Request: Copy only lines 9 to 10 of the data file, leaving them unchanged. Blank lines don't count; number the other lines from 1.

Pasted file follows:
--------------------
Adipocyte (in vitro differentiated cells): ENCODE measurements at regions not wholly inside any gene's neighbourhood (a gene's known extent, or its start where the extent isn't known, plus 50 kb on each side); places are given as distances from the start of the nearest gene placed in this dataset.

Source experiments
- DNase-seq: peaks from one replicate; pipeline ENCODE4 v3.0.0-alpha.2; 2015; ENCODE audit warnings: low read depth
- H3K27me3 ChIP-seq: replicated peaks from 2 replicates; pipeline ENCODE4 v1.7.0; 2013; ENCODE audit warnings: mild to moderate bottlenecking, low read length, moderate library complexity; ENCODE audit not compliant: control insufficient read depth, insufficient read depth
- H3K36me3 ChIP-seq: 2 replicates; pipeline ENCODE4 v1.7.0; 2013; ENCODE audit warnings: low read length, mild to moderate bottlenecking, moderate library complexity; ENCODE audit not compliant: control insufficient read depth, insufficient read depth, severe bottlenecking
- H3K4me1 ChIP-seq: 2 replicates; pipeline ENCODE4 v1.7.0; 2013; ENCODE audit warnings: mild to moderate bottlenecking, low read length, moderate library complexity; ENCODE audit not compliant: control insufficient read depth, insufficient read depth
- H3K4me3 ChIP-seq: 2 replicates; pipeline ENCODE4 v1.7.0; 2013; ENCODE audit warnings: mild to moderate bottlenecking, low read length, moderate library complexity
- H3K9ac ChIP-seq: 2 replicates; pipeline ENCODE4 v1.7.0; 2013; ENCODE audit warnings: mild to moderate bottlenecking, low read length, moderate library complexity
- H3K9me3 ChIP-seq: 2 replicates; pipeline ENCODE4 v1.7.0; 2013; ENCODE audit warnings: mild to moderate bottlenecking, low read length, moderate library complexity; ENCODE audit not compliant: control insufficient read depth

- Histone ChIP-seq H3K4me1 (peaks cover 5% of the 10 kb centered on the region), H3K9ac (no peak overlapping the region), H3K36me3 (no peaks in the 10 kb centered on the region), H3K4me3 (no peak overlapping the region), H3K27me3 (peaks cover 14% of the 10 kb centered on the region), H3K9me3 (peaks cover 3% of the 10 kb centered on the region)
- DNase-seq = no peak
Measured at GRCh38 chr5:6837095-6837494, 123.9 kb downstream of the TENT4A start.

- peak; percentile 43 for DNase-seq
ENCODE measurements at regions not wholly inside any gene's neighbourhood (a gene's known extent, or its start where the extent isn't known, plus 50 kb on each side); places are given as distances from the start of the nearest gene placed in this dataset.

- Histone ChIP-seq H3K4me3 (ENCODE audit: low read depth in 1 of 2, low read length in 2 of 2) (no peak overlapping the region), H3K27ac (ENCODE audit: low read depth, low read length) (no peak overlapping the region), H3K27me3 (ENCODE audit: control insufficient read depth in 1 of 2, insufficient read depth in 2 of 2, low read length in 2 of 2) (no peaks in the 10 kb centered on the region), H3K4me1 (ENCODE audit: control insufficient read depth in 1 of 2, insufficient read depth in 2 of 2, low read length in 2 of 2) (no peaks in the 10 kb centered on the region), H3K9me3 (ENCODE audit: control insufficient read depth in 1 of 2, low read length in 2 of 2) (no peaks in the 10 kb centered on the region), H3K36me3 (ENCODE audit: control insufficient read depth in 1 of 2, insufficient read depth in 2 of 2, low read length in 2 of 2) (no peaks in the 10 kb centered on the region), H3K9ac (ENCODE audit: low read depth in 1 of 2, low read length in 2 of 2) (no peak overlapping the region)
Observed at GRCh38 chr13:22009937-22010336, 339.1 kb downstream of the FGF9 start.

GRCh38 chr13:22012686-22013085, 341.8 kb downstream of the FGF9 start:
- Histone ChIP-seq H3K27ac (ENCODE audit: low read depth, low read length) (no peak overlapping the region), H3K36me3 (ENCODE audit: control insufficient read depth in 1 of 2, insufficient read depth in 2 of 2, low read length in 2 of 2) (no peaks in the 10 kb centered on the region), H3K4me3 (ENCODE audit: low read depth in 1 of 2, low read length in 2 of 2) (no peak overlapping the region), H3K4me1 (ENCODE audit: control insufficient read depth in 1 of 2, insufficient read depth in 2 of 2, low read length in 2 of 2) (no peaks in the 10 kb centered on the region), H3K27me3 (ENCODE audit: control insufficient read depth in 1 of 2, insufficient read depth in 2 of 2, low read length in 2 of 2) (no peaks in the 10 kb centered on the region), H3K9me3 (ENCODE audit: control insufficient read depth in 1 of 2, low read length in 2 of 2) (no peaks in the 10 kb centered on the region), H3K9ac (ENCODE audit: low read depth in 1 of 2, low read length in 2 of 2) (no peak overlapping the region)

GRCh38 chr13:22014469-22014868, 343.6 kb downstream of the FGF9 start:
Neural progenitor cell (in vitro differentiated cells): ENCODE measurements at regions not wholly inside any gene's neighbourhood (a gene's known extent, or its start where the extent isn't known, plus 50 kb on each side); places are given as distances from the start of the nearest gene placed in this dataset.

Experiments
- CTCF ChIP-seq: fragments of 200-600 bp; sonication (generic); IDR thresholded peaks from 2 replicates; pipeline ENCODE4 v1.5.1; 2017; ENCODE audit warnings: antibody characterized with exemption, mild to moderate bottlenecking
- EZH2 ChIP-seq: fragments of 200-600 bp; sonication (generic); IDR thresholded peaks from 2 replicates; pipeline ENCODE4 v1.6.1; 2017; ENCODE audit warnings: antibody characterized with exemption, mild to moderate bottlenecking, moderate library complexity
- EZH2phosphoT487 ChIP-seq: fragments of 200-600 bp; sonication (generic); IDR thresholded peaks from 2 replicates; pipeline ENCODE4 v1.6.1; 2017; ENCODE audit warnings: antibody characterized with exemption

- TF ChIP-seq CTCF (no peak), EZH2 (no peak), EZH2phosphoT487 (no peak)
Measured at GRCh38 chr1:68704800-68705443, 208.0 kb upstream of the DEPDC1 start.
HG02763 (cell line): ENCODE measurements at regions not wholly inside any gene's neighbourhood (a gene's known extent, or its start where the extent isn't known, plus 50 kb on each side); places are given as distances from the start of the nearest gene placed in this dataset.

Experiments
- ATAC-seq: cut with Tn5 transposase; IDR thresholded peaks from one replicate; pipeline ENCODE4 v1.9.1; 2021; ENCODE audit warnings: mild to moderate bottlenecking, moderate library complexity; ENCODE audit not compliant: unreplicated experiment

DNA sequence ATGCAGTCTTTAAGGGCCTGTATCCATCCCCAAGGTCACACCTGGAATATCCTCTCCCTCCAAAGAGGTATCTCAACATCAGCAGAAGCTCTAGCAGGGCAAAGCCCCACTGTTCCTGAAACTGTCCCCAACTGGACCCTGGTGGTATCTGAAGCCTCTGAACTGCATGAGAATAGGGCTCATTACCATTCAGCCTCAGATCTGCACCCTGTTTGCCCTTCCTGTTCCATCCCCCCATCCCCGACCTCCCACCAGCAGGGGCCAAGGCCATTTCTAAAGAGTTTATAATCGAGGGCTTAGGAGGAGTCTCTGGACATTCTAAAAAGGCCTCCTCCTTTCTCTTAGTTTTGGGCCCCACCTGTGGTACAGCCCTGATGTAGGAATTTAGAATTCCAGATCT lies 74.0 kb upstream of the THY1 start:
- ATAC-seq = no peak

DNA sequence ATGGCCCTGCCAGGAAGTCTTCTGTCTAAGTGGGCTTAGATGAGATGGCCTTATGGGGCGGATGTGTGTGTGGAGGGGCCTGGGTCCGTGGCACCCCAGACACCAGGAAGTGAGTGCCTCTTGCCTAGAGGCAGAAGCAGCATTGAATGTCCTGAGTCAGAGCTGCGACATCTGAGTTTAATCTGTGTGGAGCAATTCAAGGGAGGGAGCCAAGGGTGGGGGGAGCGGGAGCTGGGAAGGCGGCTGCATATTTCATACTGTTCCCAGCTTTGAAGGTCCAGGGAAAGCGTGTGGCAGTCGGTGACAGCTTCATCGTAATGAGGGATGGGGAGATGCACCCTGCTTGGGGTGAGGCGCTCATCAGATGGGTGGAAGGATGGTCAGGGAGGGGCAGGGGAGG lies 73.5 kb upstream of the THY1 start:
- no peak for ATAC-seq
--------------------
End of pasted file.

- H3K9me3 ChIP-seq: 2 replicates; pipeline ENCODE4 v1.7.0; 2013; ENCODE audit warnings: mild to moderate bottlenecking, low read length, moderate library complexity; ENCODE audit not compliant: control insufficient read depth

- Histone ChIP-seq H3K4me1 (peaks cover 5% of the 10 kb centered on the region), H3K9ac (no peak overlapping the region), H3K36me3 (no peaks in the 10 kb centered on the region), H3K4me3 (no peak overlapping the region), H3K27me3 (peaks cover 14% of the 10 kb centered on the region), H3K9me3 (peaks cover 3% of the 10 kb centered on the region)